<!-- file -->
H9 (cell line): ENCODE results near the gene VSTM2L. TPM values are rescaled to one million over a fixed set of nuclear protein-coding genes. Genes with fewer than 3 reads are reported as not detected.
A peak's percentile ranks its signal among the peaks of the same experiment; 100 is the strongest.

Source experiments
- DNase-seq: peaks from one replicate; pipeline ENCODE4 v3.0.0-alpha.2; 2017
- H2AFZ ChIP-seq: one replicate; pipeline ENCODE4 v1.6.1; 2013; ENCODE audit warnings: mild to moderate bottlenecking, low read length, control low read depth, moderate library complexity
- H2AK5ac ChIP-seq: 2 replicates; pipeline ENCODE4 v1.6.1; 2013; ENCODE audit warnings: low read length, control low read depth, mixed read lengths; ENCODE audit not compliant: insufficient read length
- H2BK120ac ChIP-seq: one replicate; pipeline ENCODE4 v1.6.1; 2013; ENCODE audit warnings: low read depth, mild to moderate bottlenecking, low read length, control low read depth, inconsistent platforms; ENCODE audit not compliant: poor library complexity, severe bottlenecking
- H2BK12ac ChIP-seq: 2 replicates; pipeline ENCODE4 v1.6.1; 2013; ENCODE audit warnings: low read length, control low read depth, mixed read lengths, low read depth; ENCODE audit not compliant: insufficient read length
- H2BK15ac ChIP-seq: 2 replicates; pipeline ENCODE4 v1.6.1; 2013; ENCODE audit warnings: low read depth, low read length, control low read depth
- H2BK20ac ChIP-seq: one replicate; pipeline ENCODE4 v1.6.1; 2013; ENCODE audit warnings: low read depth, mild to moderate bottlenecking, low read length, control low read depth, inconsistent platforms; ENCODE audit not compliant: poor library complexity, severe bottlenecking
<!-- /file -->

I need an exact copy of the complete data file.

H9 (cell line): ENCODE results near the gene VSTM2L. TPM values are rescaled to one million over a fixed set of nuclear protein-coding genes. Genes with fewer than 3 reads are reported as not detected.
A peak's percentile ranks its signal among the peaks of the same experiment; 100 is the strongest.

Source experiments
- DNase-seq: peaks from one replicate; pipeline ENCODE4 v3.0.0-alpha.2; 2017
- H2AFZ ChIP-seq: one replicate; pipeline ENCODE4 v1.6.1; 2013; ENCODE audit warnings: mild to moderate bottlenecking, low read length, control low read depth, moderate library complexity
- H2AK5ac ChIP-seq: 2 replicates; pipeline ENCODE4 v1.6.1; 2013; ENCODE audit warnings: low read length, control low read depth, mixed read lengths; ENCODE audit not compliant: insufficient read length
- H2BK120ac ChIP-seq: one replicate; pipeline ENCODE4 v1.6.1; 2013; ENCODE audit warnings: low read depth, mild to moderate bottlenecking, low read length, control low read depth, inconsistent platforms; ENCODE audit not compliant: poor library complexity, severe bottlenecking
- H2BK12ac ChIP-seq: 2 replicates; pipeline ENCODE4 v1.6.1; 2013; ENCODE audit warnings: low read length, control low read depth, mixed read lengths, low read depth; ENCODE audit not compliant: insufficient read length
- H2BK15ac ChIP-seq: 2 replicates; pipeline ENCODE4 v1.6.1; 2013; ENCODE audit warnings: low read depth, low read length, control low read depth
- H2BK20ac ChIP-seq: one replicate; pipeline ENCODE4 v1.6.1; 2013; ENCODE audit warnings: low read depth, mild to moderate bottlenecking, low read length, control low read depth, inconsistent platforms; ENCODE audit not compliant: poor library complexity, severe bottlenecking